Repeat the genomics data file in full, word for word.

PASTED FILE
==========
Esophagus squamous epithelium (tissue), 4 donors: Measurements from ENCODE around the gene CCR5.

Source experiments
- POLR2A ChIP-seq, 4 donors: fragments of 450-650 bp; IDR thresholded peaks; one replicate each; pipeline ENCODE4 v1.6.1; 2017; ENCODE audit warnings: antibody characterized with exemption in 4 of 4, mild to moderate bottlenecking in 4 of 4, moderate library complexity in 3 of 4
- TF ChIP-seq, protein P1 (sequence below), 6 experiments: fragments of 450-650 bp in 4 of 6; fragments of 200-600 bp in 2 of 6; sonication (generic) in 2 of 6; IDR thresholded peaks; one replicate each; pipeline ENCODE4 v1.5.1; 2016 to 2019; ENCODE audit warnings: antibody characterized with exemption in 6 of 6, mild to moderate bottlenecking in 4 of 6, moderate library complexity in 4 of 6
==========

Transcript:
Esophagus squamous epithelium (tissue), 4 donors: Measurements from ENCODE around the gene CCR5.

Source experiments
- POLR2A ChIP-seq, 4 donors: fragments of 450-650 bp; IDR thresholded peaks; one replicate each; pipeline ENCODE4 v1.6.1; 2017; ENCODE audit warnings: antibody characterized with exemption in 4 of 4, mild to moderate bottlenecking in 4 of 4, moderate library complexity in 3 of 4
- TF ChIP-seq, protein P1 (sequence below), 6 experiments: fragments of 450-650 bp in 4 of 6; fragments of 200-600 bp in 2 of 6; sonication (generic) in 2 of 6; IDR thresholded peaks; one replicate each; pipeline ENCODE4 v1.5.1; 2016 to 2019; ENCODE audit warnings: antibody characterized with exemption in 6 of 6, mild to moderate bottlenecking in 4 of 6, moderate library complexity in 4 of 6